Park Theatre, London – until 24 November 2018
George is a journalist-intellectual, award-winner, amiably vain and sixtyish. He twinkles for England, with much black-rimmed-specs-play, when being interviewed by an ambitious young graduate, Claudia. At home is his wife Honor, laughingly at ease with him, the pair exuding long-accustomed affection and joking about an old friend who has left his wife for a young girl and, ridiculously, goes out clubbing with her (“He’s so old they think he’s a performance artist”). Claudia the interviewer comes to lunch: unsuspicious, Honor talks about their long marriage and how – charmingly – enjoying sex becomes as much to do with memory and “knowing what each other used to be”.
But Claudia is on navel manoeuvres, casually baring a bellybutton in the next interview session, letting her hair hang loose, making her questing intellectual chat daringly intimate. George succumbs. And announces to his baffled wife that he is leaving. So begins the to-and-fro of pain and disillusion, adjustment and remorse. And the play asks hard questions about the primacy of the heart and the usefulness of dull old virtue.
It’s an old story indeed – and an artfully updated 1995 play by Joanna Murray-Smith – but so beautifully performed in Paul Robinson’s austerely set production that it feels very up to date. Its forensic examination of love, exploitation and the male-female balance enthrals, amuses and prods painfully at the emotional culture of today.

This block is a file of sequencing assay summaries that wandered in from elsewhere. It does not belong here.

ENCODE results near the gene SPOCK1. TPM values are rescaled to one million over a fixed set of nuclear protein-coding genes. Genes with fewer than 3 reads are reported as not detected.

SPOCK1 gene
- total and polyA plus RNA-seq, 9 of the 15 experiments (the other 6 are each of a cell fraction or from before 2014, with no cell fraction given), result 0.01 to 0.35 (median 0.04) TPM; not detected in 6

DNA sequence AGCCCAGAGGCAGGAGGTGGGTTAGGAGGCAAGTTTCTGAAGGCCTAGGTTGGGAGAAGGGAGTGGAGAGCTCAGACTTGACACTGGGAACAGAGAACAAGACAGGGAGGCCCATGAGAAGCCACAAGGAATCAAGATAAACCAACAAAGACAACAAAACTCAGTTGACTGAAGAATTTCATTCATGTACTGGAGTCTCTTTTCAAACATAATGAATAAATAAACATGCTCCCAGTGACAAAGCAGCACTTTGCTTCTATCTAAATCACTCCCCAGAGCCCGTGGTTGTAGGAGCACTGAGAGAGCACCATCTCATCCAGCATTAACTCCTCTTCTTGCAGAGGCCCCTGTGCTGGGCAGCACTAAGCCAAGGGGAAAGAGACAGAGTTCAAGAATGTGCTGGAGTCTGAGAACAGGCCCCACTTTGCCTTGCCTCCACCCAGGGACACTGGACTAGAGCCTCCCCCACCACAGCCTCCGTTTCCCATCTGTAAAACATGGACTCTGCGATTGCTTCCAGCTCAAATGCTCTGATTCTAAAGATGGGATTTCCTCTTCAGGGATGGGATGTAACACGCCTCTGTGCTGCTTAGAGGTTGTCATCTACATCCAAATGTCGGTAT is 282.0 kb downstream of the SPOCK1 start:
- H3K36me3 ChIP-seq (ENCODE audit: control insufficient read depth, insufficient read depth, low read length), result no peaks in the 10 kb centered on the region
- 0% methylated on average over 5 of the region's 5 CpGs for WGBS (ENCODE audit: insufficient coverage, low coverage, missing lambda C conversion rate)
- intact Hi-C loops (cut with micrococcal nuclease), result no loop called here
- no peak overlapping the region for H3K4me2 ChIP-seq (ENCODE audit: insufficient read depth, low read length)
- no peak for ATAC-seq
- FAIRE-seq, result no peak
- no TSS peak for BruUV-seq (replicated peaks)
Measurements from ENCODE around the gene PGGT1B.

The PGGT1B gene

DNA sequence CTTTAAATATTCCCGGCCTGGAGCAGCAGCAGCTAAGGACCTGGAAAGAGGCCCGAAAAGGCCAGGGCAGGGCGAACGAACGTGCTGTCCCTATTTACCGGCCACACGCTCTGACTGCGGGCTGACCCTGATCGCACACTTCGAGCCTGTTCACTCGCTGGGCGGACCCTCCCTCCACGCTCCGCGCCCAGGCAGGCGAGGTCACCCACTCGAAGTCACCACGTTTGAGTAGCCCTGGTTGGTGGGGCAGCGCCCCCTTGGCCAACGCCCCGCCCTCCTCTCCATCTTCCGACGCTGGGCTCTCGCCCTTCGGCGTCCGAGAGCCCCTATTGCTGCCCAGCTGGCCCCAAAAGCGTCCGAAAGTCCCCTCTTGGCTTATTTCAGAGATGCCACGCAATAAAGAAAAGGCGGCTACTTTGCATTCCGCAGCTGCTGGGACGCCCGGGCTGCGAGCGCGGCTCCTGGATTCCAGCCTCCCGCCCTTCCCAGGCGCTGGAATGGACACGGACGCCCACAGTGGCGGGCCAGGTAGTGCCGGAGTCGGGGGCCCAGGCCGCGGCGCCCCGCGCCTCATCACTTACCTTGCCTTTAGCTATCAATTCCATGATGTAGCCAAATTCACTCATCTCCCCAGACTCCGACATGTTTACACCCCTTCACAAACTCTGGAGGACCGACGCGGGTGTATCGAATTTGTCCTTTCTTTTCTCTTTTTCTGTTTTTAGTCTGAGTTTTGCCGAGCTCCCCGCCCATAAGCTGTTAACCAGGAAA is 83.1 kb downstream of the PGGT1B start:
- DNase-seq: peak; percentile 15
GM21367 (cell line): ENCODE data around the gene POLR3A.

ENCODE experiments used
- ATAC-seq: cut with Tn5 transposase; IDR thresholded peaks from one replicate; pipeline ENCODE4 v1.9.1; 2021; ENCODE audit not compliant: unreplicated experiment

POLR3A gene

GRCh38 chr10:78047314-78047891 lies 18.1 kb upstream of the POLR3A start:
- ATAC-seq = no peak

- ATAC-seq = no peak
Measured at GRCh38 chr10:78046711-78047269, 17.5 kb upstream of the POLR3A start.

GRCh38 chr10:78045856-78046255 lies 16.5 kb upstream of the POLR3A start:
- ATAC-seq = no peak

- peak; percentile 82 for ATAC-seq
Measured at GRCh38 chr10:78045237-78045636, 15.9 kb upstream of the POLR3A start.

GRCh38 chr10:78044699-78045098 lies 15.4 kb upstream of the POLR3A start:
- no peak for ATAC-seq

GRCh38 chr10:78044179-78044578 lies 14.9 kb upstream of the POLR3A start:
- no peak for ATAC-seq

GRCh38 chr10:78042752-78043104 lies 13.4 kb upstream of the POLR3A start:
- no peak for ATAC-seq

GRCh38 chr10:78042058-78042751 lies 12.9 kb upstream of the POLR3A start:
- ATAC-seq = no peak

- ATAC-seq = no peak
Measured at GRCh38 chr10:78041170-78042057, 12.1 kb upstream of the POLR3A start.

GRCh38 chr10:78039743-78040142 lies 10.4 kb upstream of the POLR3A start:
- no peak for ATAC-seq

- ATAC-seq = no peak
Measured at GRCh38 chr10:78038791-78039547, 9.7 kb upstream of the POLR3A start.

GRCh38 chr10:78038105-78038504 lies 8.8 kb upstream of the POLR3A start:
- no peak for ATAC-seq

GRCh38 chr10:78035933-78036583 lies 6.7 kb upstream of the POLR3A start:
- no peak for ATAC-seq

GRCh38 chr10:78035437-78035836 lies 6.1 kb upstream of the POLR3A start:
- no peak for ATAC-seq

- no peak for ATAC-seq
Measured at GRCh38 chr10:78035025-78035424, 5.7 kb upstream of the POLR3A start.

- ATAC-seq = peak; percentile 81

Henry Goodman is superb as the donnish George: vain in his early self-possession, defensive in his headlong passion, wounded at last and dryly saddened. Imogen Stubbs is magnificent too as Honor: she has a powerful capacity to portray love’s huge pain yet hold within it a kind of surprise: her finely timed humour hits hard at moments, and in extremis she can kick the furniture over with whirling force.
As for Katie Brayben as Claudia, she is suitably dismaying in her icy, juvenile intellectual ambition and her very modern feminist ruthlessness: she sees no problem in luring a husband from a woman she considers less worthy because of her loyal wifeliness and lesser career. She is brutal: not so much MeToo as the MeFirst . Her worship of her own sexual allure is coldly selfish, and she snaps “I don’t plan to give up anything for anyone”.
In sweet softer contrast to her damaged cleverness is the daughter of the wrecked marriage, Natalie Simpson’s Sophie: defiantly furious with her father, accusing her mother, then crumbling at the loss of safe familial warmth.
There are good laughs, not least the gloriously predictable moment when George rashly criticises Claudia’s writing for lack of nuance, and when she is horrified by his boyish dream to sail round the world with her instead of being a power-couple. But at the play’s heart is the question even she finally understands enough to ask. Why against fairness, loyalty and gentler loves, does passion think it can take precedence?
box office 0207 870 6876 to 24 nov